Solar power. A great idea until you see the price tag.
Kate Plass, assistant professor of chemistry at Franklin & Marshall College, wants to change that.
She and her students see a future when solar cells are made from readily available materials that cost less, making the technology more affordable.
Plass’ goal moved closer to realization recently thanks to a grant from The Camille & Henry Dreyfus Foundation, which awarded F&M’s newest chemistry faculty member $30,000 to get her research off the ground. She is the first F&M faculty member to receive this prestigious award.
“With current technology, solar cell materials are either required to be of very high purity or of relatively rare elements, either of which results in high cost,” Plass said. “By making light absorbing materials that are small – allowing us to get around the requirement for high purity – and that consist of abundant elements, the cost of solar energy conversion could be decreased.”
The Dreyfus Foundation Award supports the research of new tenure-track faculty at primarily undergraduate institutions with the five-year grant that Plass plans to use for equipment and to pay students to work as research assistants. She hopes that the award will be first of many for her research.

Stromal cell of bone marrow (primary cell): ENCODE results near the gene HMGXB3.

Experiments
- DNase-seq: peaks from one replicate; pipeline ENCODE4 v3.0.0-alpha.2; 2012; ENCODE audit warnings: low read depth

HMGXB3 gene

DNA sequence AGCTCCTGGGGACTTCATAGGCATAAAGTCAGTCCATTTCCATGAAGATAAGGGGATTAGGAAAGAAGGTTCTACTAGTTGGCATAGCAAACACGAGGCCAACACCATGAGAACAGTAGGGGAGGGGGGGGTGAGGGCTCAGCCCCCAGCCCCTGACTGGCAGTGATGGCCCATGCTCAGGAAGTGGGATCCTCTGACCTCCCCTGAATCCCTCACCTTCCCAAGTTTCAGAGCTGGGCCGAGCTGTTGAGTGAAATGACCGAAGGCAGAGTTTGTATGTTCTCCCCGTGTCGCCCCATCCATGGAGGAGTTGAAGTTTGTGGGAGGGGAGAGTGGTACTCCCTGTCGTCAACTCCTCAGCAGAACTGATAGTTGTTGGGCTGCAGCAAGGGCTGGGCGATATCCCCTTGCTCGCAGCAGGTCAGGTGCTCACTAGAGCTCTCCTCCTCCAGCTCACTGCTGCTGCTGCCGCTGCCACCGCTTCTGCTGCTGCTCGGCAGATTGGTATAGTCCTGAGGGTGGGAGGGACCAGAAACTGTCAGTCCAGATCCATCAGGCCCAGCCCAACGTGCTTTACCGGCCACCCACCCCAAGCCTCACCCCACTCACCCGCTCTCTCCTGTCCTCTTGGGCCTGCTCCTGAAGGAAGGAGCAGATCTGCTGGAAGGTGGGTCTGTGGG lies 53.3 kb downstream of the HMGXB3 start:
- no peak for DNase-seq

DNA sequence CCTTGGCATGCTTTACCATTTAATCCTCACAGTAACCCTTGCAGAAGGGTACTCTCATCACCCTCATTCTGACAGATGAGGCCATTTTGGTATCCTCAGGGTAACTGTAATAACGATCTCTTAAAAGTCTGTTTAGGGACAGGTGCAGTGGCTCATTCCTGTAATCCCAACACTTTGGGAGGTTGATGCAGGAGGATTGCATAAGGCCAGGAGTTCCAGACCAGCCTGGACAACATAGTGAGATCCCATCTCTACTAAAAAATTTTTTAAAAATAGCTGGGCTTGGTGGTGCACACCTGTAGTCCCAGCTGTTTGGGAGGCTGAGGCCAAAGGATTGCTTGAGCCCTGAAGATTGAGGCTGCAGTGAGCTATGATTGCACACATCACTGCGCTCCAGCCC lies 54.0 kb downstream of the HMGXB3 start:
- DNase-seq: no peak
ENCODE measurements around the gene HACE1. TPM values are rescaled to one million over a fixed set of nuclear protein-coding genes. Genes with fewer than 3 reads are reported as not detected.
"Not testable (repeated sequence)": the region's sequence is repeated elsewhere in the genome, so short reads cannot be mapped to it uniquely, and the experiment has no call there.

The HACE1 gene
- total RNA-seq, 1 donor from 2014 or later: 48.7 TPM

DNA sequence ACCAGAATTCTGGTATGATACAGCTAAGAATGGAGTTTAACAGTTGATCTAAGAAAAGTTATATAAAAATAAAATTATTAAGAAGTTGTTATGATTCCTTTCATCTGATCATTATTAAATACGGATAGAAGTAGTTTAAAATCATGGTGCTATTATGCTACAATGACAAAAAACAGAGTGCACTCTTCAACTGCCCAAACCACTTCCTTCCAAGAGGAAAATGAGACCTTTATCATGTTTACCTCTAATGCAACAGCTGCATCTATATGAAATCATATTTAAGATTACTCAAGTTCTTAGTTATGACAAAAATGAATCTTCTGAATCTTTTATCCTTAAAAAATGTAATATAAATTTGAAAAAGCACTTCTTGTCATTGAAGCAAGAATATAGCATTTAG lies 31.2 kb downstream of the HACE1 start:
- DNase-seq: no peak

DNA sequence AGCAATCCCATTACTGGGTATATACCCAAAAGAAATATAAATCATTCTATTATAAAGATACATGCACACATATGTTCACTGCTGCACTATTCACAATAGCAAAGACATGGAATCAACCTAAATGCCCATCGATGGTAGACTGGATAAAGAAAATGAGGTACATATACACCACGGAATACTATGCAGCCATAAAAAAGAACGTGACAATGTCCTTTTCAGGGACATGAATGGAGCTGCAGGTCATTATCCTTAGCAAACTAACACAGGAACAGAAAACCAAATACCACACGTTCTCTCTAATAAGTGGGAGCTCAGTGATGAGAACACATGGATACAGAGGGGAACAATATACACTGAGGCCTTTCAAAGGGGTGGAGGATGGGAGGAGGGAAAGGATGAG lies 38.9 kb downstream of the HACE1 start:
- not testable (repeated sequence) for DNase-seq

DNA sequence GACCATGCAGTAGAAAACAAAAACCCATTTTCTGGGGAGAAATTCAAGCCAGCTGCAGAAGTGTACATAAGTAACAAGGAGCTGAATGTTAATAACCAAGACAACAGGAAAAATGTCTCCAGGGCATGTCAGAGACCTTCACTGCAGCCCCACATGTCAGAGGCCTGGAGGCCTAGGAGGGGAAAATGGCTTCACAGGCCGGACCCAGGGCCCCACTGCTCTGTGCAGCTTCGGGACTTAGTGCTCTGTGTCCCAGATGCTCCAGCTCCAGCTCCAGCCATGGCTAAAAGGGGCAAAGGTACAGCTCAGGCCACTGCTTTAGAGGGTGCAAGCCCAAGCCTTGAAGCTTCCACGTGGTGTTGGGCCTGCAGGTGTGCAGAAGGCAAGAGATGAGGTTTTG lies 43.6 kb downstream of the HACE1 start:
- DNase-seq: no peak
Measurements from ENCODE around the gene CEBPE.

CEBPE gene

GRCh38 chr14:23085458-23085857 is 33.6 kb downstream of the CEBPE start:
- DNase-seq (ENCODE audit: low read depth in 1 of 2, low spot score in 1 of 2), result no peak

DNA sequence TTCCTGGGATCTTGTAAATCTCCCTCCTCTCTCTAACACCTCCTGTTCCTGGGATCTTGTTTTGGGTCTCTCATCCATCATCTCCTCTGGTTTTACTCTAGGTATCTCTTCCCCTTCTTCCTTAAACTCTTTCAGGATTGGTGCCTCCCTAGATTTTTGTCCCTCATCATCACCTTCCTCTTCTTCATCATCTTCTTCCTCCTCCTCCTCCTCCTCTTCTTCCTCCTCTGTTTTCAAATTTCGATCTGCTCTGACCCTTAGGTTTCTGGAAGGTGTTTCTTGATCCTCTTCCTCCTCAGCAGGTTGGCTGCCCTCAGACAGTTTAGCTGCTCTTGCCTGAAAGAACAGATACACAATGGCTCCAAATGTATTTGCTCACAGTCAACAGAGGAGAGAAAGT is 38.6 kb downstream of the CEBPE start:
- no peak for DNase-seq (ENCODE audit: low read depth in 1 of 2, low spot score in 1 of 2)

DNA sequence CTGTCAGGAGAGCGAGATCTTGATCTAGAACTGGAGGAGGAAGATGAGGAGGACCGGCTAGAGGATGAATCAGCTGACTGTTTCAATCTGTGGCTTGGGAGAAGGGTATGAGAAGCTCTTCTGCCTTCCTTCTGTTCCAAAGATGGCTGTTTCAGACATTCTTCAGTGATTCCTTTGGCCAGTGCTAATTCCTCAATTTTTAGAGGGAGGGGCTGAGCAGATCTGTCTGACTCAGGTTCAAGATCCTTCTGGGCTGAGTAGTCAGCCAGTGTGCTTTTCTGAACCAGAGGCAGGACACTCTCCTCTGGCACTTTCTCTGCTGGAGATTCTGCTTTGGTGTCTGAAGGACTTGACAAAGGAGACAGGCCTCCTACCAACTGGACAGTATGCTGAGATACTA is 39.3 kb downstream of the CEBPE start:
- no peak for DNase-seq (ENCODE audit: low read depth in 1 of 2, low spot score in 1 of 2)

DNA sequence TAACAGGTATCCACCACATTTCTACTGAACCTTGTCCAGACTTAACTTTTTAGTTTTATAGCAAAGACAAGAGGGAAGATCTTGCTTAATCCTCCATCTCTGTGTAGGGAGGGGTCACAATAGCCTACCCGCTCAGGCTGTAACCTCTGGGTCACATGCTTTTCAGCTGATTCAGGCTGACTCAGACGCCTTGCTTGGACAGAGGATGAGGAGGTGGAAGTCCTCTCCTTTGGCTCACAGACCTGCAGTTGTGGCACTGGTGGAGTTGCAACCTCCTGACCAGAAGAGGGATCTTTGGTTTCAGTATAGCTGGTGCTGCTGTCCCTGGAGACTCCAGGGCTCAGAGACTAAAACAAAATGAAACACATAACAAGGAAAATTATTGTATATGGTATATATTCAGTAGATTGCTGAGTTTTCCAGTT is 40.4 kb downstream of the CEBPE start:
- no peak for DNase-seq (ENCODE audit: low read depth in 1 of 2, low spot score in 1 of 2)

Plass’ funded research project, titled “Synthesis, Surface Passivation, and Band Gap Tuning of Earth-Abundant Semiconductors for Solar Energy Conversion,” is an exciting start to what Chemistry Department Chair Phyllis Leber hopes will be a brilliant career at F&M.
“The Chemistry Department is extremely proud of Kate Plass, our new inorganic chemist,” Leber said. “It is both a testament to the scientific novelty and potential applicability of her work in solid-state chemistry encompassing environmental science and alternative energy and also an acknowledgement of our supportive undergraduate research environment.”
Plass said she owes thanks to Leber for nominating her for the award.
Plass, 30, earned her Ph.D. in chemistry from the University of Michigan in 2006. She recently completed two years of postdoctoral studies at California Institute of Technology, in Pasadena, Calif.
The research will take years, but she is confident and excited to get to work.
“Actual commercialization of this small-particle-based solar cell technology is pretty far away, but before it can ever happen we need to be able to synthesize the light-absorbing component materials and understand their properties,” Plass said.
For more information about Chemistry at F&M, visit the department Web page at www.fandm.edu/chemistry.xml.